Our group has identified reduced sleep duration and reduced sleep quality as novel risk factors for type 2 diabetes. Type 2 diabetes develops when the pancreatic beta cells fail to release enough insulin to compensate for the degree of insulin resistance of peripheral tissues. Reductions in sleep duration or in sleep quality both result in increased insulin resistance without appropriate compensation by beta cell release. We have further obtained evidence indicating that beta cell function in young healthy adults is strongly correlated with baseline levels of slow-wave activity (SWA;EEG spectral power in the 0.5-4 Hz range), the primary marker of sleep-wake homeostasis. Studies completed during the previous grant period have, however, shown that during repeated partial sleep deprivation, SWA does not increase despite the increased cumulated duration of wakefulness. This "allostasis" of SWA with recurrent sleep loss could accelerate age-related declines in the homeostatic control of sleep. SWA decreases markedly with age and sex differences have been well-recognized. We have recently identified robust ethnic differences in SWA, with African-Americans having lower levels of SWA than whites. SWA is a remarkably stable trait-dependent characteristic that varies greatly from one individual to another. Heritability of SWA has not yet been evaluated. The overall goal of this project is to test the hypothesis that individuals with low SWA, because of age, ethnicity, sex or genetic factors, are more susceptible to develop type 2 diabetes because they have reduced beta cell function and, therefore a higher vulnerability to the metabolic challenge of sleep disturbances. To achieve this goal, we will combine statistical analyses of the very large data base accumulated from studies conducted by our group during the past 10 years, with a direct experimental approach and an exploration of genetic factors that could underlie both the regulation of SWA and genetic susceptibility to diabetes. The findings from this project are expected to demonstrate the importance of preserving or improving sleep quality to reduce the risk of type 2 diabetes.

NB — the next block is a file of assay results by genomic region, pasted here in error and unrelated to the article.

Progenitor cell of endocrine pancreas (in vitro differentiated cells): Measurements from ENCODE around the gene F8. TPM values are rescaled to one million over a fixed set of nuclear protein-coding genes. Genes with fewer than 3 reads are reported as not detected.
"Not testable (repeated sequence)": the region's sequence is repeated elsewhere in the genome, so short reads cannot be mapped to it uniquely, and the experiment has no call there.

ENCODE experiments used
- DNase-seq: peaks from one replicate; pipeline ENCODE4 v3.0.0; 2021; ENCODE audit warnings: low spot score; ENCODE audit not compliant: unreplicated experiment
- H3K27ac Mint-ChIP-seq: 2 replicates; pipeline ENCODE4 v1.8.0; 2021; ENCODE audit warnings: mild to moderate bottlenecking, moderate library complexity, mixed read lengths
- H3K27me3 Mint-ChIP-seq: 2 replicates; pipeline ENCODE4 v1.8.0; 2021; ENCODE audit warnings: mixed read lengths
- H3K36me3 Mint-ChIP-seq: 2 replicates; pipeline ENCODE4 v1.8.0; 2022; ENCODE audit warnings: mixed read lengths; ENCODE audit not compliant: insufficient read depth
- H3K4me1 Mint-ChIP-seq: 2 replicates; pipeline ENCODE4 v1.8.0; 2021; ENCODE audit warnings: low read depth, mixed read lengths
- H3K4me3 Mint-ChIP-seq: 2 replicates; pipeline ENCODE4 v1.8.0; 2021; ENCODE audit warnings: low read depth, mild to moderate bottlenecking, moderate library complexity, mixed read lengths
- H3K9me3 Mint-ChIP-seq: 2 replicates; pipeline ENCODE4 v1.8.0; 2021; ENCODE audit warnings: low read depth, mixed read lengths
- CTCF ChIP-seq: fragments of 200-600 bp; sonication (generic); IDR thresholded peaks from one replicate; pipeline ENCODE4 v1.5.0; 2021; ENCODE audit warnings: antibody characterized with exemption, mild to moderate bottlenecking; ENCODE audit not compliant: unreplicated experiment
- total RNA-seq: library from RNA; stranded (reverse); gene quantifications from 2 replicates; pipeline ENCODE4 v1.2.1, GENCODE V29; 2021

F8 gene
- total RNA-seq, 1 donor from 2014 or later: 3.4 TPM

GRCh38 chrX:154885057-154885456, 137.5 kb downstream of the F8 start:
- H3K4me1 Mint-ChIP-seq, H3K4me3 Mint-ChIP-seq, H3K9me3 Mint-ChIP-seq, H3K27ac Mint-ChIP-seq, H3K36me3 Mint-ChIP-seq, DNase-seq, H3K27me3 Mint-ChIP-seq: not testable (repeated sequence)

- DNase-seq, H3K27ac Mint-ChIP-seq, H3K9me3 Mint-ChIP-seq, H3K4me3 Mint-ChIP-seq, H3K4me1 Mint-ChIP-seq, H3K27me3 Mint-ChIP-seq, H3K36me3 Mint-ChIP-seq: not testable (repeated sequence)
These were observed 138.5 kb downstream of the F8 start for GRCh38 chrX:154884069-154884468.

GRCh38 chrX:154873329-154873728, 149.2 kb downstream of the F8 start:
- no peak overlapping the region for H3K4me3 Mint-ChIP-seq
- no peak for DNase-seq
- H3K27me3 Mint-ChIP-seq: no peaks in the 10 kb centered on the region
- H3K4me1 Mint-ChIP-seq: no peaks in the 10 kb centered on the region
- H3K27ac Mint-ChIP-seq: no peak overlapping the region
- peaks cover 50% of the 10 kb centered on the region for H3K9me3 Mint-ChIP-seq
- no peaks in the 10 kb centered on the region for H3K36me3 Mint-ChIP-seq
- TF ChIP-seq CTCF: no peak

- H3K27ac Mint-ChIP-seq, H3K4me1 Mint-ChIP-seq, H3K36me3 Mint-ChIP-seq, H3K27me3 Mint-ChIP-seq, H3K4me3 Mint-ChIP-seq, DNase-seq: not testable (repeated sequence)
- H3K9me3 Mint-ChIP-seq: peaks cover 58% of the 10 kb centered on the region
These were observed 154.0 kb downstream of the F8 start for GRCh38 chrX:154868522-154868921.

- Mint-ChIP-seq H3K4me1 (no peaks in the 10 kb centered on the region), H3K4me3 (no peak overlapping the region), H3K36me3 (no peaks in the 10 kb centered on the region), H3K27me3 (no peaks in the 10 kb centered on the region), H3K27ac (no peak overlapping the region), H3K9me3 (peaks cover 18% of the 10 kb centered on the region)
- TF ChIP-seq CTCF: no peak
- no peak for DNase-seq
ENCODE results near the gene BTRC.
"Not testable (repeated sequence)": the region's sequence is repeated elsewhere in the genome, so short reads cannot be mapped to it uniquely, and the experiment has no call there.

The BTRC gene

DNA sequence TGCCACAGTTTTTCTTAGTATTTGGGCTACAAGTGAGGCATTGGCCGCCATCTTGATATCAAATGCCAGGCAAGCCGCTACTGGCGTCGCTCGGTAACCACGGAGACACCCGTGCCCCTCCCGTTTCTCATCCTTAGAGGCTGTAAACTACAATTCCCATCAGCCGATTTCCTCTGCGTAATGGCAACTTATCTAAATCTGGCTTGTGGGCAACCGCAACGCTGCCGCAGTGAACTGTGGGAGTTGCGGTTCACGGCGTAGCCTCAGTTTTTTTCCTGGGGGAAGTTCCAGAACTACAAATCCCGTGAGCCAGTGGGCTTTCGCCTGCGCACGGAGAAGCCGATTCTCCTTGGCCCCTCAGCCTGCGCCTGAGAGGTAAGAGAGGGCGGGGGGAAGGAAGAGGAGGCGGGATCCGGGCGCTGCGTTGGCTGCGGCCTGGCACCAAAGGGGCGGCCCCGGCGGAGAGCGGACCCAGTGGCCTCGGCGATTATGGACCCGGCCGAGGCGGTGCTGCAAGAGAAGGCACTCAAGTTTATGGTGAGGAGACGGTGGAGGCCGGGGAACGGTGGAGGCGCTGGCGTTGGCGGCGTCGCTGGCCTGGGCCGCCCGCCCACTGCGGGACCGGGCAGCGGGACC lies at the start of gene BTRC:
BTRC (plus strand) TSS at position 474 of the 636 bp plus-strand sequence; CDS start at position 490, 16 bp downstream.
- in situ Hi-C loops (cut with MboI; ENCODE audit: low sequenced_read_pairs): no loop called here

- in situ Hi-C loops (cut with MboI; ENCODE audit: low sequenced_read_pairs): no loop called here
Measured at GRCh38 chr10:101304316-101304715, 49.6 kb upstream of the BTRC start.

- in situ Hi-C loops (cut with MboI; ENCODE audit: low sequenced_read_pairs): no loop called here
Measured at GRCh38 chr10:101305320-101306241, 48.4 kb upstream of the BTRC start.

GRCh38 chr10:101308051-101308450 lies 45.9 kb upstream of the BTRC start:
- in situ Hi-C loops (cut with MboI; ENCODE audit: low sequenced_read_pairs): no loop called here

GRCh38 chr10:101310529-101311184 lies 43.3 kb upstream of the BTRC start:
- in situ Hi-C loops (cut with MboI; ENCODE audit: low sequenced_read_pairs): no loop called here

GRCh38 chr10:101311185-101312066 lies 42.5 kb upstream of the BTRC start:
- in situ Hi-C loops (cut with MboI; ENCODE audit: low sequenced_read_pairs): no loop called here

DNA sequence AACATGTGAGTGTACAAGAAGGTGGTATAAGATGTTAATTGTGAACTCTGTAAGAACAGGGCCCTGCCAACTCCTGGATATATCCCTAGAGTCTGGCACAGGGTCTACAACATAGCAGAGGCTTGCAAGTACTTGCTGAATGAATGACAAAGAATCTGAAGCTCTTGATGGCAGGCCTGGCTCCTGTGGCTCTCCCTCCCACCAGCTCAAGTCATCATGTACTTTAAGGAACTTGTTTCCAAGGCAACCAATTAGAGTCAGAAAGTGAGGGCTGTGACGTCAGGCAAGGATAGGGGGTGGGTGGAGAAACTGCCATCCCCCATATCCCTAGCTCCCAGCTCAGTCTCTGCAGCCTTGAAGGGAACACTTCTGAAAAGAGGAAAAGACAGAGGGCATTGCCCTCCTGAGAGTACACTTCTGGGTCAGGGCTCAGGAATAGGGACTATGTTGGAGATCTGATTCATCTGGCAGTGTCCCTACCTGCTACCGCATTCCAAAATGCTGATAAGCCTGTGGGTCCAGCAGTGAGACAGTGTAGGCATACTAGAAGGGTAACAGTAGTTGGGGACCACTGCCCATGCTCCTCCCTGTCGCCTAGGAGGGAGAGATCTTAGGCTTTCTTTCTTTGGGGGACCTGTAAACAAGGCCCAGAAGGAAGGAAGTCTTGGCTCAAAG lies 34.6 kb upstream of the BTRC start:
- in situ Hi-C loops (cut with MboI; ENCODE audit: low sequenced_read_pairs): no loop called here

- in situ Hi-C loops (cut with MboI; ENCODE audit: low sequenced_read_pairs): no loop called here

The incidence of type 2 diabetes is increasing in the U.S. and worldwide. This project will determine the role of reductions in sleep duration and quality in the risk of type 2 diabetes. The findings could lead to novel strategies to delay the development or reduce the severity of type 2 diabetes.
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